This data-gathering capability isn’t limited to customer crowdsourcing. Data can also be collected when products leave manufacturing lines and are scanned in distribution centers, and data-sharing networks are emerging that enable brands to share tracking information through their supply chain, as well as with retail partners and customers. The Aura Blockchain Consortium, which will allow businesses to use physical signatures on items in conjunction with blockchain-based certificates to allow customers to monitor the provenance of goods and authenticate them, was recently launched by European luxury leaders LVMH, Prada Group PRAA +0.1 percent, and Compagnie Financière Richemont, for example. The World Economic Forum is collaborating with a group of clothing brands and re-commerce marketplaces on an initiative that will use digital identifiers on items to authenticate goods arriving at secondary markets for resale. Brands would be able to authenticate products using digital identities in the same way that credit card companies work with e-commerce sites to process payment transactions.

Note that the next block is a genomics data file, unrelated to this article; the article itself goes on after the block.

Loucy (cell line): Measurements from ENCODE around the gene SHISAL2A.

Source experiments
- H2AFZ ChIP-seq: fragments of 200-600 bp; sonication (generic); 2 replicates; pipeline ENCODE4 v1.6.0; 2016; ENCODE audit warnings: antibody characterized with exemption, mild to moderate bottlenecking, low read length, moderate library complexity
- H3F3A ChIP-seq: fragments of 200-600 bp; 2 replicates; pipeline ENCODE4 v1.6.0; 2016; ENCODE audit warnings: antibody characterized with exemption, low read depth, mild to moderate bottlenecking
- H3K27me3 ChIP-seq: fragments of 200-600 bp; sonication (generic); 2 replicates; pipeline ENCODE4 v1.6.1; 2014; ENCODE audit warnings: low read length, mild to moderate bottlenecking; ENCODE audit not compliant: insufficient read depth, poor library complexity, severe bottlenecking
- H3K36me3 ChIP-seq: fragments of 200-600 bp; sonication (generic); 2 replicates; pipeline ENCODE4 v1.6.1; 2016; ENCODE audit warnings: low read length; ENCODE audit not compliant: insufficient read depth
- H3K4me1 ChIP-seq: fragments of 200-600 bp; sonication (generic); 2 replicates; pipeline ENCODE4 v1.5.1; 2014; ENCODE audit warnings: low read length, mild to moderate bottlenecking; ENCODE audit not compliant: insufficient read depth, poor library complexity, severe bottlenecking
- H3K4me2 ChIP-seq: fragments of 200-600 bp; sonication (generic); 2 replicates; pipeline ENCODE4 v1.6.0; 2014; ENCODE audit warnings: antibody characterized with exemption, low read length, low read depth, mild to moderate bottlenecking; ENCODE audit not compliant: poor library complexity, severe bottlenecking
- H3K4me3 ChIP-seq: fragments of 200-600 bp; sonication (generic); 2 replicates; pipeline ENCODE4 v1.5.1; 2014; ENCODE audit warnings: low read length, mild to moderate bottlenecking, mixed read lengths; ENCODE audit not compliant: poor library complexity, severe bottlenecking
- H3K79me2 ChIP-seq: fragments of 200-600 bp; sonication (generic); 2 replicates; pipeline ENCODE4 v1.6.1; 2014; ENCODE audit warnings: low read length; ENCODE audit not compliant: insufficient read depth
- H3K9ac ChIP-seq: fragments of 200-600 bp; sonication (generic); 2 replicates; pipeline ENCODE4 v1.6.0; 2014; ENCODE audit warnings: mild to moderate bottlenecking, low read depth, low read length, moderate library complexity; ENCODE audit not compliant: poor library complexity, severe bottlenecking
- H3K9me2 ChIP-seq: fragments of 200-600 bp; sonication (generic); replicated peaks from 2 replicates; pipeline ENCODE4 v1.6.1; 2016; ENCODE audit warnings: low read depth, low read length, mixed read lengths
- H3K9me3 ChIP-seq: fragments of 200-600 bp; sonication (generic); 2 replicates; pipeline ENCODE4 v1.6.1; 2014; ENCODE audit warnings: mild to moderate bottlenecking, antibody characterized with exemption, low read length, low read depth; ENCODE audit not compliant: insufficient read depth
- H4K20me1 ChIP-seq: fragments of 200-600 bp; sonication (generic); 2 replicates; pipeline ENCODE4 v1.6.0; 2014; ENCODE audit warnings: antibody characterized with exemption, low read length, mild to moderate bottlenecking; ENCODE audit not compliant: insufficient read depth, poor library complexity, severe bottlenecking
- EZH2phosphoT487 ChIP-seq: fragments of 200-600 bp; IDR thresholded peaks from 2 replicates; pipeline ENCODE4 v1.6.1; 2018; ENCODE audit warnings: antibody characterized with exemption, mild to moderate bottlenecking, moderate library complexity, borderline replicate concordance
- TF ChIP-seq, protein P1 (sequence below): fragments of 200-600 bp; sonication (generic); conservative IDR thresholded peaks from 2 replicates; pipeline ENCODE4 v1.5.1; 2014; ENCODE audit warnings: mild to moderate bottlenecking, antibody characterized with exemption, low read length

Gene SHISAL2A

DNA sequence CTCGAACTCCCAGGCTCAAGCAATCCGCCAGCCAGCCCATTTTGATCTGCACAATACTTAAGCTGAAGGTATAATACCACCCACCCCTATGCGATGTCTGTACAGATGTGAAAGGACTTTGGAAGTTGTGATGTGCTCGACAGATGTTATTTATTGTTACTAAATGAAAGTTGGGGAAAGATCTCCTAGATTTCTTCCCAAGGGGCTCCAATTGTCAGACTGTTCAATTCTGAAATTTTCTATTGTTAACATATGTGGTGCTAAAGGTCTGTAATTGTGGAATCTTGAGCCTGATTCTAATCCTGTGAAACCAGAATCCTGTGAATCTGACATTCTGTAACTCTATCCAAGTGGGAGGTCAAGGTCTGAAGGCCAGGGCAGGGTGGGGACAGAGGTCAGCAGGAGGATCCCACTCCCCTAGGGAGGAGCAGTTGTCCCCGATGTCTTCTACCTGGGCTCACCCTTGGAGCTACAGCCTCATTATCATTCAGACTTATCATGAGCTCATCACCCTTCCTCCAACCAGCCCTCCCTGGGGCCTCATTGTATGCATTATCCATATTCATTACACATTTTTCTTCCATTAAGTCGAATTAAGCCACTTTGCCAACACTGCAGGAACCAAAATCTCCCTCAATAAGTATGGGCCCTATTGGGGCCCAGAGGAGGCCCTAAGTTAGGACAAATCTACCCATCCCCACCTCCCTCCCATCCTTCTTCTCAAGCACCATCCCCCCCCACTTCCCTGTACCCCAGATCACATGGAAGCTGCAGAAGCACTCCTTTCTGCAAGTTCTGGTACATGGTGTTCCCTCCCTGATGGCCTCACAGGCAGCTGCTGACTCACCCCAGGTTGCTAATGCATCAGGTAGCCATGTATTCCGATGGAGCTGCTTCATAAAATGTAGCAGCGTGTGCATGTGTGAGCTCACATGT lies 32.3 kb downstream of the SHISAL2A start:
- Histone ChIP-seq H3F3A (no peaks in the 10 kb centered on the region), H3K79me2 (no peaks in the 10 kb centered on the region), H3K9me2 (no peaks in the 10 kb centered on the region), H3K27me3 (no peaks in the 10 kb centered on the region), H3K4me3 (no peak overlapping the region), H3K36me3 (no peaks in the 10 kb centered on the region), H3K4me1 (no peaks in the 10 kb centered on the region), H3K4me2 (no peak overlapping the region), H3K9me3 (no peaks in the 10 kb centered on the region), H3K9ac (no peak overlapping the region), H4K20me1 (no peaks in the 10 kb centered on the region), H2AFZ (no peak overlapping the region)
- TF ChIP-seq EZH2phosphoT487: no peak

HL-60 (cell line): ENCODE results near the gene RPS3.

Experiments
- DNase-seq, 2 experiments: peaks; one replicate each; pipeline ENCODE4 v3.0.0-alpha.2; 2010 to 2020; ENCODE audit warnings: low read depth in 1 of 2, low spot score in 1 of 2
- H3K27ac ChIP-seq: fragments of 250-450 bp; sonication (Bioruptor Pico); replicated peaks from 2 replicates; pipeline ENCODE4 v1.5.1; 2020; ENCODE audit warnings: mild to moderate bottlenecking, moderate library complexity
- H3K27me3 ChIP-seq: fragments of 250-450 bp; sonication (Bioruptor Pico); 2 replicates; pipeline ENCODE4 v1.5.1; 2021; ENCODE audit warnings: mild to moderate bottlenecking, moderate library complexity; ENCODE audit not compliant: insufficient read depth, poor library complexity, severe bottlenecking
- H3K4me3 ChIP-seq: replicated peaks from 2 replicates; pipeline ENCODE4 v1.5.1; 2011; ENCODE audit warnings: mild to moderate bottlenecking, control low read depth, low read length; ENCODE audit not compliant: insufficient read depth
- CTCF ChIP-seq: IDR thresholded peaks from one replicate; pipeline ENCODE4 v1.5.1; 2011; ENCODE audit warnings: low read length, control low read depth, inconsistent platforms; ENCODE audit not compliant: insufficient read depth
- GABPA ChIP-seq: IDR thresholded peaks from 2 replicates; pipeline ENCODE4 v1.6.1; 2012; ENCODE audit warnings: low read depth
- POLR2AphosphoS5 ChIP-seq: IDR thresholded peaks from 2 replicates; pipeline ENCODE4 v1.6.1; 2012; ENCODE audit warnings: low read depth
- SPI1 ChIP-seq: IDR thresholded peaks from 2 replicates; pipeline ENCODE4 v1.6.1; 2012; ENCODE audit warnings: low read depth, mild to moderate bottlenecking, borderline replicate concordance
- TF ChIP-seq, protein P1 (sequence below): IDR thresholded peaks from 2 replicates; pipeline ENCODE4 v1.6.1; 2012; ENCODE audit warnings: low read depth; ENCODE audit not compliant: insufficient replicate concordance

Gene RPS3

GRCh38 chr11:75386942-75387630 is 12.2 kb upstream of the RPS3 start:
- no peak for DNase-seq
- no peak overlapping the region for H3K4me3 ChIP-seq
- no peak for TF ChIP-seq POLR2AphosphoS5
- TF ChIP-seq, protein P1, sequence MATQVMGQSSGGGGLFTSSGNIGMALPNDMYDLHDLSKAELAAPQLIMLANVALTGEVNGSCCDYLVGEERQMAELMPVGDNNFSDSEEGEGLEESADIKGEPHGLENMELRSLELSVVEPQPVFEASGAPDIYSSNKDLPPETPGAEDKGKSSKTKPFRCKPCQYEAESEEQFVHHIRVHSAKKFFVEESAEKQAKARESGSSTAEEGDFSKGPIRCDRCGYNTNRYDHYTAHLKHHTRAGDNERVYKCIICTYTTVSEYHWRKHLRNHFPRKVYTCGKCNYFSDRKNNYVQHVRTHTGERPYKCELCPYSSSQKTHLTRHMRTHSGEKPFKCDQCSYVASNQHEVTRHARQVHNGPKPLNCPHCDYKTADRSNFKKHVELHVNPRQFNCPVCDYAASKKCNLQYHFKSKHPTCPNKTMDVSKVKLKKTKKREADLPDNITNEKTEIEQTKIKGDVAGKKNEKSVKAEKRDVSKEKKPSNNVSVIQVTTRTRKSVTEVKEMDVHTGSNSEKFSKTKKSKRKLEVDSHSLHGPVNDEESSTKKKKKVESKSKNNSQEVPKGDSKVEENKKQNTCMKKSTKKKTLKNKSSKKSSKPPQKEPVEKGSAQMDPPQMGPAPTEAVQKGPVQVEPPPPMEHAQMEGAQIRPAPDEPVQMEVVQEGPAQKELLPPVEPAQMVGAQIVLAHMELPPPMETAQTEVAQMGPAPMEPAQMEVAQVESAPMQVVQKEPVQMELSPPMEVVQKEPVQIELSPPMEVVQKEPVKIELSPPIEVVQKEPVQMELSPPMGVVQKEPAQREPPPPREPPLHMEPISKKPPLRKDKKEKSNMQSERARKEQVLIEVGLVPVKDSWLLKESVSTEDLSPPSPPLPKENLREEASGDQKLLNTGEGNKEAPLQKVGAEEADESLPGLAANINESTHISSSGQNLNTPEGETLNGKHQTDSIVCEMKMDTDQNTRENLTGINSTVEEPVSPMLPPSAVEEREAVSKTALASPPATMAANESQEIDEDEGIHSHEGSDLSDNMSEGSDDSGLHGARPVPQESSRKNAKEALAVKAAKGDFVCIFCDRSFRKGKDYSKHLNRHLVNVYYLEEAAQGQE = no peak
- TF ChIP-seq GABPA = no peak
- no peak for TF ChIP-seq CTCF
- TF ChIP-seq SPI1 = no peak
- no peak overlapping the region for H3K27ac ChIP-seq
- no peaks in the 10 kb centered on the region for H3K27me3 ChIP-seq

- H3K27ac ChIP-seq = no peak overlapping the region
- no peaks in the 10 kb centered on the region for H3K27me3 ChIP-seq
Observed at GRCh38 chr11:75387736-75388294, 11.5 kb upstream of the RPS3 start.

Cloud Machine’s All-Seeing Eye
Few people in the industry believe counterfeiting can be fully eradicated. However, it appears that the ease with which customers can obtain authentication information, the growing amount of traceability data being produced, and the increasingly evolving ability to apply machine learning and artificial intelligence to that data is a game-changer.